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Ill certainly be looking at my schedule to see when i can be around for future events as i like unique building restrictions and the player base seems great.

I'm glad that it sounds like there isn't an arms race to see who can play the most expensive busted decks within the letter of the rules as I would probably just 0-3 every event at that point. I guess the thing that really bugged me about the pegasus deck is that his pegasus were so incidental. It's like he had the other cards already and just didn't want to bother building around a creature type or buying any singles that cost more than .02 each. So he just threw in 20 random pegasus that had no synergy whatsoever. His deck would have been even better with different creatures but at least then it be more in line with the tribal theme of things.

I can understand if you don't have time to build something well thought out and still want to play though. I was in that boat somewhat myself. As you said i didn't have obvious cards like cranial plating. I was barely able to find all my cards on bots before the event started. (mtgotraders is so busy sometimes)

I want to give apaulogy the by Kumagoro42 at Fri, 01/20/2012 - 01:48
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I want to give apaulogy the benefit of the doubt and think he didn't just pick Pegasi randomly, but because his idea was to build CounterTop, AND to make a Pegasus deck. As you said, there were probably better options for CounterTop, like a mono-blue Wizard deck, but that's exactly what I like in the fact that they were Pegasi instead. Because that would look so inconsequential.
I know that sometimes these high-concept decks look like the tribe itself doesn't matter and it's an afterthought. But it's not always like that.

And yeah, you definitely need Cranial Plating in that deck. :)
(And now I'm sure I'll meet you after you put them in, and you'll beat me to a pulp with that!)

My take on this is you are by Paul Leicht at Fri, 01/20/2012 - 06:32
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My take on this is you are certainly right to a certain extent. No knock at Apaulogy who is also relatively new to the format and seems to be a fun guy. There are those who play tribal in the "spirit" of it. Those players playing "fair" decks tend to not do as well as those who play to win. That's to be expected. After all this is a competitive game.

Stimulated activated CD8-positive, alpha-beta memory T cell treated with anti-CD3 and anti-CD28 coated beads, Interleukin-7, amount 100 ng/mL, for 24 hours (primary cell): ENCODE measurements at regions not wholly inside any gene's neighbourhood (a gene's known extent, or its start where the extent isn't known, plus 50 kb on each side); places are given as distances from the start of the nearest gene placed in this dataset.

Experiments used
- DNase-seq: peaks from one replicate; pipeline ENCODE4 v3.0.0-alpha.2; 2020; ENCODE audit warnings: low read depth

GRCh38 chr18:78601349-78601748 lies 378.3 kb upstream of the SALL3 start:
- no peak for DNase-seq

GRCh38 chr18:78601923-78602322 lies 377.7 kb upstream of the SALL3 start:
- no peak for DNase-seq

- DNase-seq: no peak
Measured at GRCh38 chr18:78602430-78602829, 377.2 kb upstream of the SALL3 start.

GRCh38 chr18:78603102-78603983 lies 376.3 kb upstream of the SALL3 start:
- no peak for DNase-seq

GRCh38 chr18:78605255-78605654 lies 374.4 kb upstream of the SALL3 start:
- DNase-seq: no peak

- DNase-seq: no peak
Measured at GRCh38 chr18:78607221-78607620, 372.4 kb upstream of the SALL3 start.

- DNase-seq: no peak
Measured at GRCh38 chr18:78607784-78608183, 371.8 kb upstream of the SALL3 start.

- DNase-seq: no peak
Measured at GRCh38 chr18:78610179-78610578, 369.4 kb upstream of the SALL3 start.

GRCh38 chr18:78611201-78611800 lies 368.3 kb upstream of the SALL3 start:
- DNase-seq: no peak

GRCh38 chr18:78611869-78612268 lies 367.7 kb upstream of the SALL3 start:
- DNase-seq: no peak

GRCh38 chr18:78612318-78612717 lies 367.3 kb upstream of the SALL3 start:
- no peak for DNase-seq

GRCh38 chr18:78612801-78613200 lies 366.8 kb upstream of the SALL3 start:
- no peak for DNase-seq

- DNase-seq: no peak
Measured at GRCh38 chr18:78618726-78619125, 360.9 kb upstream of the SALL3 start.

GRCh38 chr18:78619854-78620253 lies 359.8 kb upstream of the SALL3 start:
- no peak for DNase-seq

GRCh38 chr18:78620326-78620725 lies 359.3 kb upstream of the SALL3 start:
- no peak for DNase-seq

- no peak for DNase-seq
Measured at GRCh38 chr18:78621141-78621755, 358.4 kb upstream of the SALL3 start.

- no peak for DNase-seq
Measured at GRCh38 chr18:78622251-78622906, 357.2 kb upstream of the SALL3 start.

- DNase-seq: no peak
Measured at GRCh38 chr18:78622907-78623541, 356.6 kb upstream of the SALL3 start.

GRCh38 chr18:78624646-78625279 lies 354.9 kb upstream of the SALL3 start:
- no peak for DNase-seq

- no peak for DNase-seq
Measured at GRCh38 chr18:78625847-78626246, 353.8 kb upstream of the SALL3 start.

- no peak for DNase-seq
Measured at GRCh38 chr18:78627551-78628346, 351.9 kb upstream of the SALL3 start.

The PREs are just not designed to be as good for the non-spikes. That is just the way it goes. For a while Flippers_Giraffe tried to make the environment more friendly to those players who enjoy the spirit and hate the legacy shoehorns. Unfortunately that just simply never worked to anyone's satisfaction.

This is also not a knock on Blippy who has done a remarkable job (despite my initial misgivings when he took over.) I think running this event is tough enough without giving one's self conniptions over whether everyone is having fun too. People come they play and they go. If people didn't show up there would be something to complain about.

I, for one, have never placed in the current regime's top 4. When I do play I tend to play with my idea of fun decks (Sphinges Bidding? fun times). That's the price I pay for sticking to my principles. It is not on everyone else to follow that example. And frankly I stopped playing heavily because the majority seem to enjoy the shoehorned approach.

2-1 is a good result for a first time. Take the wins and leave the losses. Expect the gamut of the legacy/classic world and bring cards accordingly. (Disenchants, plows, wraths, sweepers, etc.) There is no such thing as "unfair" in the apocalypse.